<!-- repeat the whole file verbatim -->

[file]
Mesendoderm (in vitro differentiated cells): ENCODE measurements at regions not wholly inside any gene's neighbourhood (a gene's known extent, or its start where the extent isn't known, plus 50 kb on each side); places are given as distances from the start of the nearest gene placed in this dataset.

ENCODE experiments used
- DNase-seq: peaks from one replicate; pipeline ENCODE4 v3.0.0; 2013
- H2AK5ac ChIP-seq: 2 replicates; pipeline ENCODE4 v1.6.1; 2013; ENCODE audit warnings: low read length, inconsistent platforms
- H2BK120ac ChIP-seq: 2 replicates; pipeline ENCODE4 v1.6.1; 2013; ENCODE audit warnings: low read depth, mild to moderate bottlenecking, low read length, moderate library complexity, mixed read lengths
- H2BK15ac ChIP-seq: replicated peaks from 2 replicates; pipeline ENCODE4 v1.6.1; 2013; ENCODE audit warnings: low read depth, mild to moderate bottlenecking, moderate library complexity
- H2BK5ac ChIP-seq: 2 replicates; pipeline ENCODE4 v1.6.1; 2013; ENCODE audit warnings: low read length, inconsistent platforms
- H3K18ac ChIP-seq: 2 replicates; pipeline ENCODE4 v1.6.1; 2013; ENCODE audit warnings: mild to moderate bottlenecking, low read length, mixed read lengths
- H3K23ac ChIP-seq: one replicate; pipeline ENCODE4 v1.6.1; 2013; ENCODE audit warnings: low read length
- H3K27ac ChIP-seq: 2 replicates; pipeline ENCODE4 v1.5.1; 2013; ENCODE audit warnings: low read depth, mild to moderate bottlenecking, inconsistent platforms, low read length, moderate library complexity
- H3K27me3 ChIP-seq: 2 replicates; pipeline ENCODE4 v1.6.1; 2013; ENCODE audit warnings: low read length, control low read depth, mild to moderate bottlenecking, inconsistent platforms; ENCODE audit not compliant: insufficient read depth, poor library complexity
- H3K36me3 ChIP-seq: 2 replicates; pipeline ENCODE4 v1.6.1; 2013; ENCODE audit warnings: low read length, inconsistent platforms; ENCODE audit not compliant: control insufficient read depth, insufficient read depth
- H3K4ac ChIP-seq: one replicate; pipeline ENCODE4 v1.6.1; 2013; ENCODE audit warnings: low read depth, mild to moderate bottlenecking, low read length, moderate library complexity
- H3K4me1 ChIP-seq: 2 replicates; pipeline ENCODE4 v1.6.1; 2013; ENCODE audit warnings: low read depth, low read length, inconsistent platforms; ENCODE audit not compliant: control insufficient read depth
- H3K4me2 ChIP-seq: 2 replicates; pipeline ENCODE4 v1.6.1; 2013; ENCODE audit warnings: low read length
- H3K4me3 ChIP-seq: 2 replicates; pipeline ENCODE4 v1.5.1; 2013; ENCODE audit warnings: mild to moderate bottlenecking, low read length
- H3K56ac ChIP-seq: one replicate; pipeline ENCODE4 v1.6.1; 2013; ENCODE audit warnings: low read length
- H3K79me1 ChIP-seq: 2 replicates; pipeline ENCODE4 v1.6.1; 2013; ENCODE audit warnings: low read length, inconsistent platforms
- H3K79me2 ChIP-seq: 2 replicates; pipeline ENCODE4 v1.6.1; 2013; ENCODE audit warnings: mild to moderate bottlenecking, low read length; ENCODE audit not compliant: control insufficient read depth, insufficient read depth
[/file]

Mesendoderm (in vitro differentiated cells): ENCODE measurements at regions not wholly inside any gene's neighbourhood (a gene's known extent, or its start where the extent isn't known, plus 50 kb on each side); places are given as distances from the start of the nearest gene placed in this dataset.

ENCODE experiments used
- DNase-seq: peaks from one replicate; pipeline ENCODE4 v3.0.0; 2013
- H2AK5ac ChIP-seq: 2 replicates; pipeline ENCODE4 v1.6.1; 2013; ENCODE audit warnings: low read length, inconsistent platforms
- H2BK120ac ChIP-seq: 2 replicates; pipeline ENCODE4 v1.6.1; 2013; ENCODE audit warnings: low read depth, mild to moderate bottlenecking, low read length, moderate library complexity, mixed read lengths
- H2BK15ac ChIP-seq: replicated peaks from 2 replicates; pipeline ENCODE4 v1.6.1; 2013; ENCODE audit warnings: low read depth, mild to moderate bottlenecking, moderate library complexity
- H2BK5ac ChIP-seq: 2 replicates; pipeline ENCODE4 v1.6.1; 2013; ENCODE audit warnings: low read length, inconsistent platforms
- H3K18ac ChIP-seq: 2 replicates; pipeline ENCODE4 v1.6.1; 2013; ENCODE audit warnings: mild to moderate bottlenecking, low read length, mixed read lengths
- H3K23ac ChIP-seq: one replicate; pipeline ENCODE4 v1.6.1; 2013; ENCODE audit warnings: low read length
- H3K27ac ChIP-seq: 2 replicates; pipeline ENCODE4 v1.5.1; 2013; ENCODE audit warnings: low read depth, mild to moderate bottlenecking, inconsistent platforms, low read length, moderate library complexity
- H3K27me3 ChIP-seq: 2 replicates; pipeline ENCODE4 v1.6.1; 2013; ENCODE audit warnings: low read length, control low read depth, mild to moderate bottlenecking, inconsistent platforms; ENCODE audit not compliant: insufficient read depth, poor library complexity
- H3K36me3 ChIP-seq: 2 replicates; pipeline ENCODE4 v1.6.1; 2013; ENCODE audit warnings: low read length, inconsistent platforms; ENCODE audit not compliant: control insufficient read depth, insufficient read depth
- H3K4ac ChIP-seq: one replicate; pipeline ENCODE4 v1.6.1; 2013; ENCODE audit warnings: low read depth, mild to moderate bottlenecking, low read length, moderate library complexity
- H3K4me1 ChIP-seq: 2 replicates; pipeline ENCODE4 v1.6.1; 2013; ENCODE audit warnings: low read depth, low read length, inconsistent platforms; ENCODE audit not compliant: control insufficient read depth
- H3K4me2 ChIP-seq: 2 replicates; pipeline ENCODE4 v1.6.1; 2013; ENCODE audit warnings: low read length
- H3K4me3 ChIP-seq: 2 replicates; pipeline ENCODE4 v1.5.1; 2013; ENCODE audit warnings: mild to moderate bottlenecking, low read length
- H3K56ac ChIP-seq: one replicate; pipeline ENCODE4 v1.6.1; 2013; ENCODE audit warnings: low read length
- H3K79me1 ChIP-seq: 2 replicates; pipeline ENCODE4 v1.6.1; 2013; ENCODE audit warnings: low read length, inconsistent platforms
- H3K79me2 ChIP-seq: 2 replicates; pipeline ENCODE4 v1.6.1; 2013; ENCODE audit warnings: mild to moderate bottlenecking, low read length; ENCODE audit not compliant: control insufficient read depth, insufficient read depth